London: Food Favorites, from Pubs to Pâté

I’m not sure if this is a weird thing to admit, but I enjoy planning a trip almost as much as taking one. Figuring out an itinerary, plotting out which museums and murals and parks I want to visit, and – of course – researching the best food: these are all highly enjoyable endeavors to me. And in a town like London, which offers so much good food, coming up with a culinary itinerary is a particular pleasure.

This last trip to London, I was able to check off a lot of restaurants that had long been on my London bucket list. First and foremost was Barrafina, a restaurant recommended to me by one of those friends whose food opinions I always trust. Barrafina doesn’t take reservations, and it’s justifiably popular, so I got there about 15 minutes early to stake out my spot in line (I was 4th). Once seated, I dove into some tapas: scallops; salad with fennel, radish, and pears; and chipirones (small squids – salty, crunchy, flavor bombs). Everything was wonderful.

I opted not to get dessert at Barrafina, instead going around the corner to Milk Train. If you’ve ever thought to yourself, hmmmm, I don’t think ice cream is decadent enough, Milk Train is the place for you: they serve ice cream wrapped in cotton candy (or candy floss, if you want to be a Brit about it). I ordered one topped with salted caramel and popcorn. Talk about a splurge!

Truth be told, I visited Dalloway Terrace more for the aesthetics than for the food: the place is an Instagram fever dream, with beautiful decor dangling from the ceiling and cozy fur blankets at every chair. It was a pretty special spot for my first meal of 2018! And, while I didn’t necessarily go for the food, luckily, the food – yogurt with a side of bacon – was also quite good.

For my fine dining fix, I headed to Dinner by Heston. Their most famous dish is “meat fruit”: basically, a chicken liver pâté that’s been shaped to look like an apple. A pâté is never going to be my favorite thing on the menu, BUT, I couldn’t resist the chance to try such an iconic dish. Verdict: pretty good! For my main, I ordered the duck (which came with a super flavorful sauce), and for dessert, gingerbread ice cream with poached pears and vanilla meringue.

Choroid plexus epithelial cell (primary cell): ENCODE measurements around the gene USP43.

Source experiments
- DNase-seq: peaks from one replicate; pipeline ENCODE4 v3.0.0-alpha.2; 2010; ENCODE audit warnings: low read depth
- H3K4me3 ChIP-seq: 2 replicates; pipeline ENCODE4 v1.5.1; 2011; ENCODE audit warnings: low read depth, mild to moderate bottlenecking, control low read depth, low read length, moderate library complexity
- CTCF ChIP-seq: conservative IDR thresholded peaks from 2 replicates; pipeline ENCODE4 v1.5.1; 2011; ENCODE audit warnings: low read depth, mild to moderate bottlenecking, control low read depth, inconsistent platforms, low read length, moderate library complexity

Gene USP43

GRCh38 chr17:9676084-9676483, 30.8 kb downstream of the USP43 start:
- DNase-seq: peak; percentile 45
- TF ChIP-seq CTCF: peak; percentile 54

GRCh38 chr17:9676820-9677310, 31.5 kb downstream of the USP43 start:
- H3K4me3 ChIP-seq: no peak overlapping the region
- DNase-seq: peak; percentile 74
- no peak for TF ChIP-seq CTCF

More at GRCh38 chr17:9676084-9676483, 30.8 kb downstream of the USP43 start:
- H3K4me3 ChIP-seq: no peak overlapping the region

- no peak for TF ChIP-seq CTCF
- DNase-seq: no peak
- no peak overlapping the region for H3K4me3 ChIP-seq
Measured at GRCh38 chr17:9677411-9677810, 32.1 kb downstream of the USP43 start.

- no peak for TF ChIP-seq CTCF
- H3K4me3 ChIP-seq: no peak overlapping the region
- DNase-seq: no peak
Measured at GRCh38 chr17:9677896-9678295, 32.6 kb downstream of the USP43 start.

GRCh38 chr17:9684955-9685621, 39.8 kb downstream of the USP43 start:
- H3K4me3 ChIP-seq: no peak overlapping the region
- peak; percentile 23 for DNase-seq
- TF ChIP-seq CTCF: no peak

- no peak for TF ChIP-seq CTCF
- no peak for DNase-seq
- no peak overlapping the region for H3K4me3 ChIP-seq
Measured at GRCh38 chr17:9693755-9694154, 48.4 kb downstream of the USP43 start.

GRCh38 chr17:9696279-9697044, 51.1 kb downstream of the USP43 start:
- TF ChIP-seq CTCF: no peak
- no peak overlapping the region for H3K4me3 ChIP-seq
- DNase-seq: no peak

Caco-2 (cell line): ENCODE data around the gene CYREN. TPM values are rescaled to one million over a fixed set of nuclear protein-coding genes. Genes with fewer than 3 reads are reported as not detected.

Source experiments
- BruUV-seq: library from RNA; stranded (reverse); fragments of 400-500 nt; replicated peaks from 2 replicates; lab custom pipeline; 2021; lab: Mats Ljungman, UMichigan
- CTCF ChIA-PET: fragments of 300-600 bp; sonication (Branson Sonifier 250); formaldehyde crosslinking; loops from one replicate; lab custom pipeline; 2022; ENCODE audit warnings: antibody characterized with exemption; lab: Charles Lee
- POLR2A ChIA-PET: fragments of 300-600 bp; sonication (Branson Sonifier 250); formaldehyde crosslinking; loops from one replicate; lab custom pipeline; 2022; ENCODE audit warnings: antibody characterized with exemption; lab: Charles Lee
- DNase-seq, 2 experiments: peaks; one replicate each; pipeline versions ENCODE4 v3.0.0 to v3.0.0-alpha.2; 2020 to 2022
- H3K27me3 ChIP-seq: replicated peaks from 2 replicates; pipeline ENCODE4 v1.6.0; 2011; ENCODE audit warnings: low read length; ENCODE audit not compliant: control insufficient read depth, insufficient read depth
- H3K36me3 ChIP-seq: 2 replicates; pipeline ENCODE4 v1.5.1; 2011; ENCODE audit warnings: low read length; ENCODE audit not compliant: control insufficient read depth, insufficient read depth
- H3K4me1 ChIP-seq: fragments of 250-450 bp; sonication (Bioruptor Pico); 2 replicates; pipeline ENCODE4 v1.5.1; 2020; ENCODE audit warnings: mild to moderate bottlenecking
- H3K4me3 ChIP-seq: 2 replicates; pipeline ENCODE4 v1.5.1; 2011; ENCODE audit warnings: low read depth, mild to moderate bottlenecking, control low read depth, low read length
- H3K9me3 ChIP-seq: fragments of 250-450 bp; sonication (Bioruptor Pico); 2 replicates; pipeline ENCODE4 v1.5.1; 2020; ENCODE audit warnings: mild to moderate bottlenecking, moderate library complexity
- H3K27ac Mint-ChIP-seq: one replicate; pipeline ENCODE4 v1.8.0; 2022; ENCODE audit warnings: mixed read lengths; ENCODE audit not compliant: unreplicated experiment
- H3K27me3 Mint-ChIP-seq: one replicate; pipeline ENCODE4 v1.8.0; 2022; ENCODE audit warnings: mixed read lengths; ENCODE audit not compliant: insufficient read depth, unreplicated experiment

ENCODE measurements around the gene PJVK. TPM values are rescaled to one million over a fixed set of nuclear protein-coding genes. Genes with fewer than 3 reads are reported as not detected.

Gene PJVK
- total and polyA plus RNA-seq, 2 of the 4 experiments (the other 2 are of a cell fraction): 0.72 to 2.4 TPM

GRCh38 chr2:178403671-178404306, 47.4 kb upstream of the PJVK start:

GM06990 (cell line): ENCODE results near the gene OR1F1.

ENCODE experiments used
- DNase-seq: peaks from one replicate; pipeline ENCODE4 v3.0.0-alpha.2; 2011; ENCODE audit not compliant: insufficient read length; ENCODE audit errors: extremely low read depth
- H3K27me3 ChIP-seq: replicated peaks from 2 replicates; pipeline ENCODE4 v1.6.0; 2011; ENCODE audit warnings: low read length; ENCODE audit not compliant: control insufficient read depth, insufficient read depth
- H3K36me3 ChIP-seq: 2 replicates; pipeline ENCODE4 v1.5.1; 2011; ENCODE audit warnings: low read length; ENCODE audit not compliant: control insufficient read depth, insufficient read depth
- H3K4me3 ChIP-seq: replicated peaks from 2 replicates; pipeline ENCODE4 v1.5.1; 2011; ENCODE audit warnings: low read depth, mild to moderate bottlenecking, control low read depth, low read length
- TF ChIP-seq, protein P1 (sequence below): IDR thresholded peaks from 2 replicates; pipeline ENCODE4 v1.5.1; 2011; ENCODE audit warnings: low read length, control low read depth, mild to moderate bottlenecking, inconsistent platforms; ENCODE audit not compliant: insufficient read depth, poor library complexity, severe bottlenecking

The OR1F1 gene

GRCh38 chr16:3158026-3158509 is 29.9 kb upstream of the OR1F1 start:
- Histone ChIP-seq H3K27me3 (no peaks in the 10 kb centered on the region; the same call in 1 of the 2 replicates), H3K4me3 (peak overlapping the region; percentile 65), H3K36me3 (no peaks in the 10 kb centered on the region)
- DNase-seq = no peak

When in London in winter, a visit to a cozy pub for dinner is practically mandatory. On my trip, The Alfred Tennyson fit the bill (though, don’t get me wrong: it’s more trendy gastropub than it is crusty old London pub). I ducked in from the rain, happy to have such a warm and inviting place to dine, and ordered the classics: a tasty plate of fish and chips and mushy peas, and sticky toffee pudding for dessert.

I spent half my time in London staying in Shoreditch, a neighborhood with no shortage of good restaurants, one of which is certainly The Smoking Goat. I didn’t love my entree here, but the oysters topped with roasted chili were superb, as was my cocktail, the aptly named Rum, Mint, and Lime. Fair warning for the spice wimps (like me): they really mean “smoking”; a lot of the dishes here are quite spicy.

There are several branches of Polpo around London, but don’t let that make you think this is a typical “chain” – the food at Polpo is really great. They specialize in Venetian sharing plates, and I enjoyed basically everything I had here. Standouts included the radicchio, fennel, apple, and pecorino salad, the meatballs, the tiramisu in a jar for dessert.

Situated within the Somerset House complex, Spring is a solid fine dining option. While it was good, I wasn’t quite as “wowed” as I hoped to be. I opted for the clementine spritzer (love), burrata to start, and monkfish with mussels for my main.

After dinner at Spring, I hopped in an Uber and opted for dessert closer to my hotel in Shoreditch, stopping into Soft Serve Society. This place has some pretty unique flavours; to wit, I opted for the charcoal coconut. How often in life does one eat grey ice cream?

On a whim, I booked a table at The Barbary, a cozy – and I mean cozy – spot in Neal’s Yard (diners are crammed into tiny spots at the counter, which circles around the kitchen where the chefs are cooking). While space is in short supply here, good food certainly is not. I tried the Jerusalem bagel with chickpeas to start, and the octopus for my main (super yum).

The food was simple at Maggie Jones – I had a tasty roast chicken with veggies – but the true highlight here was the ambiance. The space gives off a decidedly French farmhouse vibe, with wooden tables, copper pans hanging on the walls, and candles everywhere. It’s warm and cozy, pretty much the perfect refuge on a chilly London day.

Soooo… that’s quite a lot of good food, right? Alas, every time I cross a spot off my London food list, another one seems to spring up in its place. I’m already itching to return.


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